As for Fibre to the house, it's true. Fibre is not "shared" with other telcos like Teksavvy, etc. They are not allowed to use it. It's basically another monopoly all over again. Teksavvy and others are complaining to CRTC, Bell and Rogers saying they invested money in Fibre, they should not be forced to share it with a competitor. Cable and DSL they are required to share, but not fibre.
So I was told by the Builder that there are definitely people there with Bell service, including hismelf. He also said he believes his service is DSL.

So although there may not be cable service available, DSL should be a given since it's run through phone lines, no? If I want to stay with TekSavvy, could I not setup DSL regardless of where it is? I'm fine with 25/10, don't really want to shell out nearly twice the price for fibre service.
Deal Addict
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Jun 10, 2011
2056 posts
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Woodbridge
I've lived in my house in Thornhill since new in 2002 and the area still to this day doesn't have any Bell services. Until 2005 there was a phone company (Futureway or futuretel cant remember) and they were bought out by Rogers. So pretty much they have a monopoly.
I wouldn't hold my breath and expect any competitors joining anytime soon. Hopefully Techsavvy will offer resale cable internet through Rogers.
Banned
Jan 23, 2016
1430 posts
407 upvotes
Kitchener, ON
SuperDuperFox wrote: A fellow Mississaugian lol.

I had a similar issue with my new build just this month, except it was the reverse. Only Bell is available. Rogers wasn't ready for at least a month. But Bell was ready in each house. The builder also used Bell and they were VERY pushy for me to sign up with Bell. They had Bell's wiring ready, but Rogers wasn't. Rogers was kinda "implying" that the builder was pushing them away for a while from getting their cabling setup.

I think the Telco's make some kind of deals or have some kickback arrangement with builders, in order to keep the competitor out for a while. I have a thread in the video game sections, outlining more detail about what I went through. Soorry too lazy to type more lol.

As for Fibre to the house, it's true. Fibre is not "shared" with other telcos like Teksavvy, etc. They are not allowed to use it. It's basically another monopoly all over again. Teksavvy and others are complaining to CRTC, Bell and Rogers saying they invested money in Fibre, they should not be forced to share it with a competitor. Cable and DSL they are required to share, but not fibre.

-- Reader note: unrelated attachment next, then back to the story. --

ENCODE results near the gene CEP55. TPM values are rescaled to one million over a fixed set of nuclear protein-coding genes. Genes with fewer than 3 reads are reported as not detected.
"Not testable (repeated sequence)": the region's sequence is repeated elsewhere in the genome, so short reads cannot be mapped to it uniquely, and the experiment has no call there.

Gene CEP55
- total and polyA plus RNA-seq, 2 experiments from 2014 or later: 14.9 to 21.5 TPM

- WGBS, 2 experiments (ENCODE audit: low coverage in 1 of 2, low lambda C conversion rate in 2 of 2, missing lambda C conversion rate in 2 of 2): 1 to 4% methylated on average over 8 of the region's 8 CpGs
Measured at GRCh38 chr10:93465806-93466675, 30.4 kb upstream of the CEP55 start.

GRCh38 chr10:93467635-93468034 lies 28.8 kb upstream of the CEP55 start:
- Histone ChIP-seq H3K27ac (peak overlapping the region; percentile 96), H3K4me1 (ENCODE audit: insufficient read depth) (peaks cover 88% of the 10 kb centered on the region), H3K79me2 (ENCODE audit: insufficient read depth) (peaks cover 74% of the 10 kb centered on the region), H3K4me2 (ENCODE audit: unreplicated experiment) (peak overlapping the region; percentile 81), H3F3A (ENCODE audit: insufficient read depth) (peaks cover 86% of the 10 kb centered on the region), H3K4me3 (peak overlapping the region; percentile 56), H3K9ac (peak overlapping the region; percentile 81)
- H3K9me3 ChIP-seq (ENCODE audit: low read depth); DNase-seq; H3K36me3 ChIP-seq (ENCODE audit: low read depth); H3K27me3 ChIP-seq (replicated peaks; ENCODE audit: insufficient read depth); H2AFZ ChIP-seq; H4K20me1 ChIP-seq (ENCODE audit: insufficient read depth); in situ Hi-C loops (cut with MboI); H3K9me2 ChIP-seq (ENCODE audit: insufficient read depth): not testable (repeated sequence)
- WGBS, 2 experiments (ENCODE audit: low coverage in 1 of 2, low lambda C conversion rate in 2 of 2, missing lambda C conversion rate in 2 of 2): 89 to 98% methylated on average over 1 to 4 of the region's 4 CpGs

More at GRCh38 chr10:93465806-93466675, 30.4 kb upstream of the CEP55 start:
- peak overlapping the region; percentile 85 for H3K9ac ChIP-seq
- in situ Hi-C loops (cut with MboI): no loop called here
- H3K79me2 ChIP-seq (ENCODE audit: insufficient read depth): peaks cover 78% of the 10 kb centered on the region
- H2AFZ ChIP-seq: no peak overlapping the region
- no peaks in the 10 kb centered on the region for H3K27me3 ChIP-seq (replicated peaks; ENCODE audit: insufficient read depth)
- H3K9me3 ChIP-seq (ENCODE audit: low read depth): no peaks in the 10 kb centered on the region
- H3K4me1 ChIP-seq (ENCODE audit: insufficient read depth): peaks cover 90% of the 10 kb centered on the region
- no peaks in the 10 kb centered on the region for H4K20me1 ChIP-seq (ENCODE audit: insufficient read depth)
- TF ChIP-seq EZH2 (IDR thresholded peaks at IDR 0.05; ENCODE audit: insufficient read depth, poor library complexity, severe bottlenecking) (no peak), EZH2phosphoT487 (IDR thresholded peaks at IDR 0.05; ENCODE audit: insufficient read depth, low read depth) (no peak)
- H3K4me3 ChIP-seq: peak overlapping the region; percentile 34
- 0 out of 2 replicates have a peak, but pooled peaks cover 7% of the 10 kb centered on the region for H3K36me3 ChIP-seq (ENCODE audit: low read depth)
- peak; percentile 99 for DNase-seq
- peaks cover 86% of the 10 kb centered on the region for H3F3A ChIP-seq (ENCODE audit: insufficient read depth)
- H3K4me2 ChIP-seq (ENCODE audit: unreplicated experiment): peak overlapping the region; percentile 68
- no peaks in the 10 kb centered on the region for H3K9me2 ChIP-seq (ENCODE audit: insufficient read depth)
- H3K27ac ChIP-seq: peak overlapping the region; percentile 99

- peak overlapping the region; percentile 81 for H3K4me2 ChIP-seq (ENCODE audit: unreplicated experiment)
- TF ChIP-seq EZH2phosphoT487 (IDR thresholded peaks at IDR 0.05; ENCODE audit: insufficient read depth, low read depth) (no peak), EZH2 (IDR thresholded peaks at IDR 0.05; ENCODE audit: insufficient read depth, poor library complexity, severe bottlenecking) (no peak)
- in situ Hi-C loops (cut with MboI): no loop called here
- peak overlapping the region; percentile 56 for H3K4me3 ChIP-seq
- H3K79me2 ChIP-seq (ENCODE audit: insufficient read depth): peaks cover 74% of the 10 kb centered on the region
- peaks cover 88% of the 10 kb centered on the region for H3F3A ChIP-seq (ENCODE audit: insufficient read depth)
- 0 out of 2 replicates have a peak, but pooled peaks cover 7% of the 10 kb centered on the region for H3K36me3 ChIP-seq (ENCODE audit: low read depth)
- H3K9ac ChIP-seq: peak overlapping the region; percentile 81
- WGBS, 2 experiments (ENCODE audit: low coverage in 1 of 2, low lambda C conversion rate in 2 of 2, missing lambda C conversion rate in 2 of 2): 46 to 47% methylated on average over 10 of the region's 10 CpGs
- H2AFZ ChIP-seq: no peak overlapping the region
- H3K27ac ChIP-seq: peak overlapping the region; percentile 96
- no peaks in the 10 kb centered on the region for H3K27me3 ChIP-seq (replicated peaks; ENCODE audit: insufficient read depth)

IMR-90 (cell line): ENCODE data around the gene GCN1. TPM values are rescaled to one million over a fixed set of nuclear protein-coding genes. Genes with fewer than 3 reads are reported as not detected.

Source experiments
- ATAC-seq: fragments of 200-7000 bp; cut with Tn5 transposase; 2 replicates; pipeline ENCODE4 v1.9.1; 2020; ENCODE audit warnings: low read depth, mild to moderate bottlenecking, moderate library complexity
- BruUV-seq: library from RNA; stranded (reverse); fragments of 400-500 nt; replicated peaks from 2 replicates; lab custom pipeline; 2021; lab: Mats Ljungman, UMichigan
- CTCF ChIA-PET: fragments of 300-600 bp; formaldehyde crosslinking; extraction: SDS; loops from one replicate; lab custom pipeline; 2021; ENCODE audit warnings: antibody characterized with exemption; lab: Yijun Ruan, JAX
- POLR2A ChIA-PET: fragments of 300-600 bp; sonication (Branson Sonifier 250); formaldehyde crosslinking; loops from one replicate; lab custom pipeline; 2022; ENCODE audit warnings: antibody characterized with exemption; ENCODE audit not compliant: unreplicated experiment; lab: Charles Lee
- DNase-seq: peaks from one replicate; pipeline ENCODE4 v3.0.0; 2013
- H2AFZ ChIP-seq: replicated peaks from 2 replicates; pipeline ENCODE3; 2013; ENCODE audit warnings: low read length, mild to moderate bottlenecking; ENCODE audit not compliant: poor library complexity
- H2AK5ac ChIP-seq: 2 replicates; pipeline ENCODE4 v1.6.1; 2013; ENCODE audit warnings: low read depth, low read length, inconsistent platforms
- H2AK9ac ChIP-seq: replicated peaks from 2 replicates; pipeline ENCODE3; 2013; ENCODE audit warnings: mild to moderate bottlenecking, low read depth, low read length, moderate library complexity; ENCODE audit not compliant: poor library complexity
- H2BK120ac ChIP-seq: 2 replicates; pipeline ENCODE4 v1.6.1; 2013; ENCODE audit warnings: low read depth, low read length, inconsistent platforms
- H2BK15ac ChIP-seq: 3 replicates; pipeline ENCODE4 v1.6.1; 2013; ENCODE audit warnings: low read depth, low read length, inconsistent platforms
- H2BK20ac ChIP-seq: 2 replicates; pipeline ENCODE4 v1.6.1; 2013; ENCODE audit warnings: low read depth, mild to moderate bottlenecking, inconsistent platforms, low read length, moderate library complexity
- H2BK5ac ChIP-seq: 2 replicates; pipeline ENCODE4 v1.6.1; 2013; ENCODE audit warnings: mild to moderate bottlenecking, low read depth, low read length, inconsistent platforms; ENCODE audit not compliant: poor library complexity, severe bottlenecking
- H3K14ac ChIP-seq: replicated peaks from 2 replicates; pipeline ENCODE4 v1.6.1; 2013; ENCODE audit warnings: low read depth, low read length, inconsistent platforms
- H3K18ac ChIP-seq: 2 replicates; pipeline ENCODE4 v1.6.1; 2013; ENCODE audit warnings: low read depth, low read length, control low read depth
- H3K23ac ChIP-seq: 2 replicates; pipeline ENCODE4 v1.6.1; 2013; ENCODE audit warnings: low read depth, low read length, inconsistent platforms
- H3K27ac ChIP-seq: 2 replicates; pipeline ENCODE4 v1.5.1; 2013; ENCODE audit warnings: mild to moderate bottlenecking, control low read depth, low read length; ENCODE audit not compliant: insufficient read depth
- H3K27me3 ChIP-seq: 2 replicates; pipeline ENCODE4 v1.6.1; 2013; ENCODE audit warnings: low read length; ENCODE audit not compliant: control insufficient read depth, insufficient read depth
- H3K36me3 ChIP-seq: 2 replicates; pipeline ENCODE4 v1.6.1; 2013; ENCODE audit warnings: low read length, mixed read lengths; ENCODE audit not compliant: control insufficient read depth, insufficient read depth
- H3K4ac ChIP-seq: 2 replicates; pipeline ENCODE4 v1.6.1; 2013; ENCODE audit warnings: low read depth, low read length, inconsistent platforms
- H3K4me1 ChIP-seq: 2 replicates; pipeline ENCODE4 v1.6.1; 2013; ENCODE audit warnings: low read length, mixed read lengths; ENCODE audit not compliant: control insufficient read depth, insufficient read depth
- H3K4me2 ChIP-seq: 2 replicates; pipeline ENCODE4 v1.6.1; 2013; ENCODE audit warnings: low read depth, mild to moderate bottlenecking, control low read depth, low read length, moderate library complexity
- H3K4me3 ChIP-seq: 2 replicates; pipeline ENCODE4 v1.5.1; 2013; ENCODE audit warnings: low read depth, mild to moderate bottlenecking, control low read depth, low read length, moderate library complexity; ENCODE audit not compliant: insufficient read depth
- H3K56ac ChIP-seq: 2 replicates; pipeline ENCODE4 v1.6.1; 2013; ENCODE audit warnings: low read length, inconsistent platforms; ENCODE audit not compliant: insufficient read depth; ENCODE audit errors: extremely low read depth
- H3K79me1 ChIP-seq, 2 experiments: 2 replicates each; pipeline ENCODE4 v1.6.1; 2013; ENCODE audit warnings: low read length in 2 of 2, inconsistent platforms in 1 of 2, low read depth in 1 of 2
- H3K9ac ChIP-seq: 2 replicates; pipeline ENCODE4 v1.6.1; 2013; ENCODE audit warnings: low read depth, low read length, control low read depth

The reason tek savvy cam use the old copper lopps is because they were government subsidized during comstruction. Why should they have access to fiber networks they didnt pay to construct?
Deal Addict
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Aug 29, 2011
4836 posts
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Westmount (Montreal)
cleanup wrote: I live in an urban area, surrounded by buildings & homes serviced by any choice of internet service provider. If I lived across the street I wouldn't be posting this.

Not trying to be rude but that's the concern here; the lack of service which is against regulations in an area that is normally fully serviceable. I obviously would be more understanding if I lived in Rimouski.
Sure but

You have optical fiber to your house.

I would kill a young seal with my bare hand to have that.

You should be happy
Deal Fanatic
Aug 29, 2011
6584 posts
3574 upvotes
Mississauga
Since when did Rogers have fibre optic service?

Pretty much anymore new developments will be entirely FTTH (and potentially coax). No buried copper. Until CRTC straightens things out you'll be stuck with Bell.
Deal Guru
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Mar 1, 2004
12862 posts
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Pickering
cleanup wrote: I live in an urban area, surrounded by buildings & homes serviced by any choice of internet service provider. If I lived across the street I wouldn't be posting this.

Not trying to be rude but that's the concern here; the lack of service which is against regulations in an area that is normally fully serviceable. I obviously would be more understanding if I lived in Rimouski.
What regulations are we talking about?
durrsak wrote: I've lived in my house in Thornhill since new in 2002 and the area still to this day doesn't have any Bell services. Until 2005 there was a phone company (Futureway or futuretel cant remember) and they were bought out by Rogers. So pretty much they have a monopoly.
I wouldn't hold my breath and expect any competitors joining anytime soon. Hopefully Techsavvy will offer resale cable internet through Rogers.
Futureway Communications, then FCI Broadband. Rogers bought 20% of Futureway in 2001 for 26 million and then acquired the rest in 2007.

http://www.theglobeandmail.com/report-o ... e18426449/
http://www.itworldcanada.com/article/ro ... clec/28545


http://www.newswire.ca/news-releases/ro ... 08481.html